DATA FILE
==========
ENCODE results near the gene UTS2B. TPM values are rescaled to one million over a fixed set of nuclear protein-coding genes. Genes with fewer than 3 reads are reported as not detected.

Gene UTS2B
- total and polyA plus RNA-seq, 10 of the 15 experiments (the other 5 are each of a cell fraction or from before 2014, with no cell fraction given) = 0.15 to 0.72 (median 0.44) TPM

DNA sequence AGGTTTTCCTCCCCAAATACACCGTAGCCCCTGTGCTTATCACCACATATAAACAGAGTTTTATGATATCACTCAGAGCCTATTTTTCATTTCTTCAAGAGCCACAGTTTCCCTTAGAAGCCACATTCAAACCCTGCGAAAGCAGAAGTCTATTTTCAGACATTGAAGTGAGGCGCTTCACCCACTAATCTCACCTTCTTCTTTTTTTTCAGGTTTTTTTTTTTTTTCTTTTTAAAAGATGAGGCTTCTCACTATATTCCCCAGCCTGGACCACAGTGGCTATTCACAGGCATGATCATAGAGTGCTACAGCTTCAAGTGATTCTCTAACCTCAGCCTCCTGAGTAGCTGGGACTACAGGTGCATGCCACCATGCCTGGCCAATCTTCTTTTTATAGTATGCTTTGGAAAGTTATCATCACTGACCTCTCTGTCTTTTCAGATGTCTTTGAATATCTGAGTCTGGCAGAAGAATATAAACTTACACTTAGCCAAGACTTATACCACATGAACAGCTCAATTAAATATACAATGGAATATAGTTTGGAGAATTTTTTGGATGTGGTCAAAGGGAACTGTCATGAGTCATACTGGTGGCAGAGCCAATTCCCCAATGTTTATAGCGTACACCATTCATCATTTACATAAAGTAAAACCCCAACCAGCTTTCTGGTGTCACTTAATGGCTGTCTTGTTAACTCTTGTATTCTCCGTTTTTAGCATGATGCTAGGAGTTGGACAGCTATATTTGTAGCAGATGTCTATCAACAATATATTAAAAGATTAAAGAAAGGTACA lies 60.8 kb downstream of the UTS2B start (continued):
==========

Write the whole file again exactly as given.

ENCODE results near the gene UTS2B. TPM values are rescaled to one million over a fixed set of nuclear protein-coding genes. Genes with fewer than 3 reads are reported as not detected.

Gene UTS2B
- total and polyA plus RNA-seq, 10 of the 15 experiments (the other 5 are each of a cell fraction or from before 2014, with no cell fraction given) = 0.15 to 0.72 (median 0.44) TPM

DNA sequence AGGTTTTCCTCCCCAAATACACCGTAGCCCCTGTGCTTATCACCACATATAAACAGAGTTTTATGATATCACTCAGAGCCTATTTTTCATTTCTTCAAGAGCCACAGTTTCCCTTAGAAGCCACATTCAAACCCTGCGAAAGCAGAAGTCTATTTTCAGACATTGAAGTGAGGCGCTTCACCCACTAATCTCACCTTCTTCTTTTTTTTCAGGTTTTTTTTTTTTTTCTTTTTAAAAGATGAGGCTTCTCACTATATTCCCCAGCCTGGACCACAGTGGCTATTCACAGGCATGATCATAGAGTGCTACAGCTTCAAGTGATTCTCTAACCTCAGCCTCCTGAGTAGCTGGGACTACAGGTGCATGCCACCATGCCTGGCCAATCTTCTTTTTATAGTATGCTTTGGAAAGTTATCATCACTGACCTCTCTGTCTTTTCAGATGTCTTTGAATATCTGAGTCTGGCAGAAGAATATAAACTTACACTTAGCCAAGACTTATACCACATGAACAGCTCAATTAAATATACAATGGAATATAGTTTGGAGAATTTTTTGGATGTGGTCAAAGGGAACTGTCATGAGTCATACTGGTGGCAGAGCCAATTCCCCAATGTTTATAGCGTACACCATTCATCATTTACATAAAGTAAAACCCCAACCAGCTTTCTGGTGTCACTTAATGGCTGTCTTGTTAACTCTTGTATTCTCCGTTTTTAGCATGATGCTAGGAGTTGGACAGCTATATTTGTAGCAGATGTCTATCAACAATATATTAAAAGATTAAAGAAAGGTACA lies 60.8 kb downstream of the UTS2B start (continued):